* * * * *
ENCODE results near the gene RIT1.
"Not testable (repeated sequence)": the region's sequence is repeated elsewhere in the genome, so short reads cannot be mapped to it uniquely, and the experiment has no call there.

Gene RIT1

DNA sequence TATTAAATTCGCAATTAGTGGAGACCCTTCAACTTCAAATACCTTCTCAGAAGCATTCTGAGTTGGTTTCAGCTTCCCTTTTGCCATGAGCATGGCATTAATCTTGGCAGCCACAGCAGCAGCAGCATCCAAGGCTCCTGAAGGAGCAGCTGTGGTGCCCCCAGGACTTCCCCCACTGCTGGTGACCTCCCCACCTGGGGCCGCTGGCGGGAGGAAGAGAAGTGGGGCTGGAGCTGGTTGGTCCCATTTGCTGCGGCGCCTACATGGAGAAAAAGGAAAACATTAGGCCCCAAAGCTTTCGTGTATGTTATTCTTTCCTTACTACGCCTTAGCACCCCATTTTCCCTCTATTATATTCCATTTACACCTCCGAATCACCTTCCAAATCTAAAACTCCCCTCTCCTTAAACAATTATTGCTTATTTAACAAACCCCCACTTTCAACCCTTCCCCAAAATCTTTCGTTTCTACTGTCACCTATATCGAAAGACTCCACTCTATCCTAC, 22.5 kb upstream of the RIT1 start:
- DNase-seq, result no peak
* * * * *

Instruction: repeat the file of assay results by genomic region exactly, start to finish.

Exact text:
ENCODE results near the gene RIT1.
"Not testable (repeated sequence)": the region's sequence is repeated elsewhere in the genome, so short reads cannot be mapped to it uniquely, and the experiment has no call there.

Gene RIT1

DNA sequence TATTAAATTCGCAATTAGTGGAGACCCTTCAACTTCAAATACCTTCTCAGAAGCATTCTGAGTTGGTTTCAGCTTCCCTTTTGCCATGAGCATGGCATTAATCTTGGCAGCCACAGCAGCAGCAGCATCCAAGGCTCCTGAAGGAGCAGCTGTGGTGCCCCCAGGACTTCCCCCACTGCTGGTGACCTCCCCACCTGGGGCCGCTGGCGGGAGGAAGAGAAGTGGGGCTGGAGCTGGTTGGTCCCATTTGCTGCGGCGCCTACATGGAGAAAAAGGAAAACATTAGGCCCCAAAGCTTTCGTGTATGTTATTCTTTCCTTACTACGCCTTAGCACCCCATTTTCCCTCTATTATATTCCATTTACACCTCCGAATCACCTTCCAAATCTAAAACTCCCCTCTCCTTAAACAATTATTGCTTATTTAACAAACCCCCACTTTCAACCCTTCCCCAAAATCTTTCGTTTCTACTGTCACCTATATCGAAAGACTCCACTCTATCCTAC, 22.5 kb upstream of the RIT1 start:
- DNase-seq, result no peak